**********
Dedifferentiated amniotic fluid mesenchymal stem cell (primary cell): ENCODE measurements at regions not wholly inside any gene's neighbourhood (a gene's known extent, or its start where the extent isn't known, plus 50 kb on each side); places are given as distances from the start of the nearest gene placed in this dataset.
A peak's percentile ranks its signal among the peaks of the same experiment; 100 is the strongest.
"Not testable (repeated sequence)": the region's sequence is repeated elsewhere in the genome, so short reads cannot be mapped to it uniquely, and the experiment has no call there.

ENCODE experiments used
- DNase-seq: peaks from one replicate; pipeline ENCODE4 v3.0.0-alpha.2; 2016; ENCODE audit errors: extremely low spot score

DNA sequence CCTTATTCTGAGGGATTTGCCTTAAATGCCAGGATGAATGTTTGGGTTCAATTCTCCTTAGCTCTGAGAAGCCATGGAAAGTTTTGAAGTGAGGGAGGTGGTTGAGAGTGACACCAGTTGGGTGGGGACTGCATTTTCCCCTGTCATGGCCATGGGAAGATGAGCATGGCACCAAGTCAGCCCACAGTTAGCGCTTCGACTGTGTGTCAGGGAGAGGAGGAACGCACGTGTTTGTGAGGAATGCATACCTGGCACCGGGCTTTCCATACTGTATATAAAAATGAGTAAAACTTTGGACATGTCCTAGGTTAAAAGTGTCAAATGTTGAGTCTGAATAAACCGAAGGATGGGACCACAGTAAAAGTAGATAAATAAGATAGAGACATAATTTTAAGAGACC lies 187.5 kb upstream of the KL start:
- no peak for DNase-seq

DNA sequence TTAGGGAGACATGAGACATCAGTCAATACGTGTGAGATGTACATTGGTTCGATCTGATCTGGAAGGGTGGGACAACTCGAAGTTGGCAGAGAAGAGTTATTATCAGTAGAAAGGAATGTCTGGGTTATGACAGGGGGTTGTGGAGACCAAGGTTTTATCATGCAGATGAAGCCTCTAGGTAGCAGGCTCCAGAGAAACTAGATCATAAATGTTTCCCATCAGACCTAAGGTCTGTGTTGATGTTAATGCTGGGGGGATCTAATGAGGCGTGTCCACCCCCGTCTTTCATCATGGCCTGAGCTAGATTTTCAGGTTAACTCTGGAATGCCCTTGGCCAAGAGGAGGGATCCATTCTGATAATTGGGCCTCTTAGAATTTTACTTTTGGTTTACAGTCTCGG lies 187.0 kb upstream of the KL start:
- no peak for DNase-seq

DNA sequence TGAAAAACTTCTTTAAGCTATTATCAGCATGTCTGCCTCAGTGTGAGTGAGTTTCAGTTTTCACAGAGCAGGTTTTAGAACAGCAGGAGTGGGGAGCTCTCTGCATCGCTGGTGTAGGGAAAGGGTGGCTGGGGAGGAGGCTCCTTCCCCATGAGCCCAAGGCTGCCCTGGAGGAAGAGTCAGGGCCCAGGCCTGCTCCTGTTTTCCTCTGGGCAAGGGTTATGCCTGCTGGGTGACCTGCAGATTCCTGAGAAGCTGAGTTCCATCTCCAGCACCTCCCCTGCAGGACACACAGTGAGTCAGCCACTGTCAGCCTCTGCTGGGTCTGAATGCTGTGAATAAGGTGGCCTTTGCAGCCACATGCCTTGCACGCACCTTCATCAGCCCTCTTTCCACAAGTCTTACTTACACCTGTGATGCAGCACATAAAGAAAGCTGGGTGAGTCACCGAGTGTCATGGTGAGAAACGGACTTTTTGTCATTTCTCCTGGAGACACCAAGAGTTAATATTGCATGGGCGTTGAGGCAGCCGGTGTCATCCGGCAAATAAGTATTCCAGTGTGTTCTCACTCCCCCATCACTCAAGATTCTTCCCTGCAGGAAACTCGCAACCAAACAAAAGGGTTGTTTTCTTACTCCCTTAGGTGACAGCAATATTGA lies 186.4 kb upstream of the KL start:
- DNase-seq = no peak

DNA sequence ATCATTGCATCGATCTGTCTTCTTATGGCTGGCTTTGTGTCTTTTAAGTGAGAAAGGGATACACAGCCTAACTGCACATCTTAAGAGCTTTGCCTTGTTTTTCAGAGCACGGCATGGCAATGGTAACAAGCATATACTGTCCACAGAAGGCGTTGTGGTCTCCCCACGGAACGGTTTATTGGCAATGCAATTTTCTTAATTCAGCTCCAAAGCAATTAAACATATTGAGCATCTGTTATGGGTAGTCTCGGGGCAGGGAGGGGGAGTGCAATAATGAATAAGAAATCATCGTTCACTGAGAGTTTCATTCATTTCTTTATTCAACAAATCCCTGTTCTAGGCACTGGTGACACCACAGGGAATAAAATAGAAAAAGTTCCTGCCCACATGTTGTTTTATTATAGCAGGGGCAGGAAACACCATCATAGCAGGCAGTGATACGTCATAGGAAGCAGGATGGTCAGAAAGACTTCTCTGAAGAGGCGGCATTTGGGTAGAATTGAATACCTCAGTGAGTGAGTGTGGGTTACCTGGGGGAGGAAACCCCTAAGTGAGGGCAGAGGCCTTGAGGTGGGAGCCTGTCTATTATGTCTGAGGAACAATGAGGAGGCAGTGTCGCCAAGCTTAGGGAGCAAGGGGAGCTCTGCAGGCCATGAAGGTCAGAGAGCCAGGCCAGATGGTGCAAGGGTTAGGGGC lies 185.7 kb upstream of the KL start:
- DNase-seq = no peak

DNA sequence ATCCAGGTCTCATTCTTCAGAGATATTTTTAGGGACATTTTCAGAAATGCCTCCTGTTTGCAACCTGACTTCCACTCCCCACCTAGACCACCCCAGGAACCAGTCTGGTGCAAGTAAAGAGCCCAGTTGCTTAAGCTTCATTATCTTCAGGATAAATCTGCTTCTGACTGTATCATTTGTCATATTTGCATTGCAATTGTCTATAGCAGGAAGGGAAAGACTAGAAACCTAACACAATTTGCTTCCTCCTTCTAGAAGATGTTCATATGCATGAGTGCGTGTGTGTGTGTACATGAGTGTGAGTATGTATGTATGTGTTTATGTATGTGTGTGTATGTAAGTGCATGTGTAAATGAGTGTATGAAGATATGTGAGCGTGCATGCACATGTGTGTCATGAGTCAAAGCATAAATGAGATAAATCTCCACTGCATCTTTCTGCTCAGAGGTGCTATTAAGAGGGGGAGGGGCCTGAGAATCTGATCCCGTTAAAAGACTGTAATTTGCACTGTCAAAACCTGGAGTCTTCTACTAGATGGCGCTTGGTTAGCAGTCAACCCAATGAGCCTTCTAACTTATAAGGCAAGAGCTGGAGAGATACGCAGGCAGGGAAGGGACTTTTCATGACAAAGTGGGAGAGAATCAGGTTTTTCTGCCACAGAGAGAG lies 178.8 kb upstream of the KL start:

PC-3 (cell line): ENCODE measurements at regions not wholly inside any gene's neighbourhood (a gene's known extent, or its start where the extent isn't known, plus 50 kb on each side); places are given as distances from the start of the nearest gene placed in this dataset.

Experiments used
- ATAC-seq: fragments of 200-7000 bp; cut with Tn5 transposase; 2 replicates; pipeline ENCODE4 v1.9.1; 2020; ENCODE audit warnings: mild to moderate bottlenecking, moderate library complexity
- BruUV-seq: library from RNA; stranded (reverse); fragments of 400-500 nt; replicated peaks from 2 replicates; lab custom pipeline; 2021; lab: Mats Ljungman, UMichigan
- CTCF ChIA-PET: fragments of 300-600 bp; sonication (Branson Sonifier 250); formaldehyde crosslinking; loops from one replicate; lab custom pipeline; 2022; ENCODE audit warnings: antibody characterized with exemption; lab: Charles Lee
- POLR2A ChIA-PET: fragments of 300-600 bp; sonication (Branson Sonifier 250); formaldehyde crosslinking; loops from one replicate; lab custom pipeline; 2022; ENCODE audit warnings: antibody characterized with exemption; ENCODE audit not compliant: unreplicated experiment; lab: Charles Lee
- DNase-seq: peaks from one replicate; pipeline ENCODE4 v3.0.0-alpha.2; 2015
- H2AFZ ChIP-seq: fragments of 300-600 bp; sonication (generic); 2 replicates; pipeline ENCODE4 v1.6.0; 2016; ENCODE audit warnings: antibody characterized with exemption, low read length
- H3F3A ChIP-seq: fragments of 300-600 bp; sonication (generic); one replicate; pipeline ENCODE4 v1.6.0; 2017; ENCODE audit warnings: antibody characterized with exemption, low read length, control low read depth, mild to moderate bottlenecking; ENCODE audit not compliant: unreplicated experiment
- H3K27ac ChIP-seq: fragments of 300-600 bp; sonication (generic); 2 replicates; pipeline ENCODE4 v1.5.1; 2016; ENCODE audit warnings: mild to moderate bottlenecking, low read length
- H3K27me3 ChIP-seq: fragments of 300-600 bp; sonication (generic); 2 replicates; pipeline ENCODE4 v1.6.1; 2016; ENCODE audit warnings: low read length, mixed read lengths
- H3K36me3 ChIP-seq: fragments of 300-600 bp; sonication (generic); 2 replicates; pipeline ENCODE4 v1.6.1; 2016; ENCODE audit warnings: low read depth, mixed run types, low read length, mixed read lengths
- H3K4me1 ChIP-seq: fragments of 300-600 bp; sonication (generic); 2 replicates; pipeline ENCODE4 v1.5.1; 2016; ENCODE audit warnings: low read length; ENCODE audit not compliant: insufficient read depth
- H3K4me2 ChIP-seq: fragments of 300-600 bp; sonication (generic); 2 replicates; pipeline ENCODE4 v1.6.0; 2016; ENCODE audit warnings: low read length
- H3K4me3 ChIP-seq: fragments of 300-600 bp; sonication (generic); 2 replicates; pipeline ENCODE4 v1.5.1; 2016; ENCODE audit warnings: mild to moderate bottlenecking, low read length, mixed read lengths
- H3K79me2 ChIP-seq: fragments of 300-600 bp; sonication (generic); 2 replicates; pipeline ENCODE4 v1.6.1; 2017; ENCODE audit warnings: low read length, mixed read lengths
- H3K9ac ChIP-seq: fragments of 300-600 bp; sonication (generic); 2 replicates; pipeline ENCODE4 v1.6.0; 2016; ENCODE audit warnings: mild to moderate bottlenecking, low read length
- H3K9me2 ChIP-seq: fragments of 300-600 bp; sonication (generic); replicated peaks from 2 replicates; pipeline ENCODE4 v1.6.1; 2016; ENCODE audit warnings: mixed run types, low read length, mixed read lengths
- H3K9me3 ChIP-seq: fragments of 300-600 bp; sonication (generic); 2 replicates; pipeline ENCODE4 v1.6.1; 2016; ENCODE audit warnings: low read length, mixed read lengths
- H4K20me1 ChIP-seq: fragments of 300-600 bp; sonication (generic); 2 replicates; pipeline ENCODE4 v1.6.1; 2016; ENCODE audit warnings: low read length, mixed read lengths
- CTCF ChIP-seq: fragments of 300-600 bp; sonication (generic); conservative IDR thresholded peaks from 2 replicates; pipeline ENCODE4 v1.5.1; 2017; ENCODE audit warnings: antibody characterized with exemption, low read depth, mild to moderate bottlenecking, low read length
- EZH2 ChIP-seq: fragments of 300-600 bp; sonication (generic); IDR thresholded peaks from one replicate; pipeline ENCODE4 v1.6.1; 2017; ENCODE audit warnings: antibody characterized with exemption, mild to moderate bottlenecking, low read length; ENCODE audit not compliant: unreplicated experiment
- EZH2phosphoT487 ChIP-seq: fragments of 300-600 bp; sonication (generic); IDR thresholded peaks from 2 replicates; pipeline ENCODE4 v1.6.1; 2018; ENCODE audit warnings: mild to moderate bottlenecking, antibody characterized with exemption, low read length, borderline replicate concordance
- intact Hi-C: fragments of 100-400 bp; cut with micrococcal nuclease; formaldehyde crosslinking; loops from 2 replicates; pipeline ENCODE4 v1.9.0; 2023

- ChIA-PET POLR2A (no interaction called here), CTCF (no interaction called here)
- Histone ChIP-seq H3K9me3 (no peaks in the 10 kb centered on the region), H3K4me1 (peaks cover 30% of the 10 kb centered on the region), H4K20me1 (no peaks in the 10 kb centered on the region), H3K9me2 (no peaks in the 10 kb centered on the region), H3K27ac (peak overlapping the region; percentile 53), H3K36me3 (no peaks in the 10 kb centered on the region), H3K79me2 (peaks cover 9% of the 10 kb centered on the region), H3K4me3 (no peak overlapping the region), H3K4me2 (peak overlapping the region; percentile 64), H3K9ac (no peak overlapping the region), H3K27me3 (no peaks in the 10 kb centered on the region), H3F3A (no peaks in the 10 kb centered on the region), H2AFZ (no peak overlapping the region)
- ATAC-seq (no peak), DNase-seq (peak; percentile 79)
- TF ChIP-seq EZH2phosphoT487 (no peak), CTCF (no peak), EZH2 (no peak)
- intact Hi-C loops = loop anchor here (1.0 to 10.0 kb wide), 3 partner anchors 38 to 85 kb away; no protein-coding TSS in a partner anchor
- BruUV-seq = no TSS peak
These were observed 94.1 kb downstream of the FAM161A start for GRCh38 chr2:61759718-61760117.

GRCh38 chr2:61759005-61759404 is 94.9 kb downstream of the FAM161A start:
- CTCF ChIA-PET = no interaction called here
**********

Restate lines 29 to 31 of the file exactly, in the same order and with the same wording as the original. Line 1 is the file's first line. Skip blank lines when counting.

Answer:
- H3K4me3 ChIP-seq: fragments of 300-600 bp; sonication (generic); 2 replicates; pipeline ENCODE4 v1.5.1; 2016; ENCODE audit warnings: mild to moderate bottlenecking, low read length, mixed read lengths
- H3K79me2 ChIP-seq: fragments of 300-600 bp; sonication (generic); 2 replicates; pipeline ENCODE4 v1.6.1; 2017; ENCODE audit warnings: low read length, mixed read lengths
- H3K9ac ChIP-seq: fragments of 300-600 bp; sonication (generic); 2 replicates; pipeline ENCODE4 v1.6.0; 2016; ENCODE audit warnings: mild to moderate bottlenecking, low read length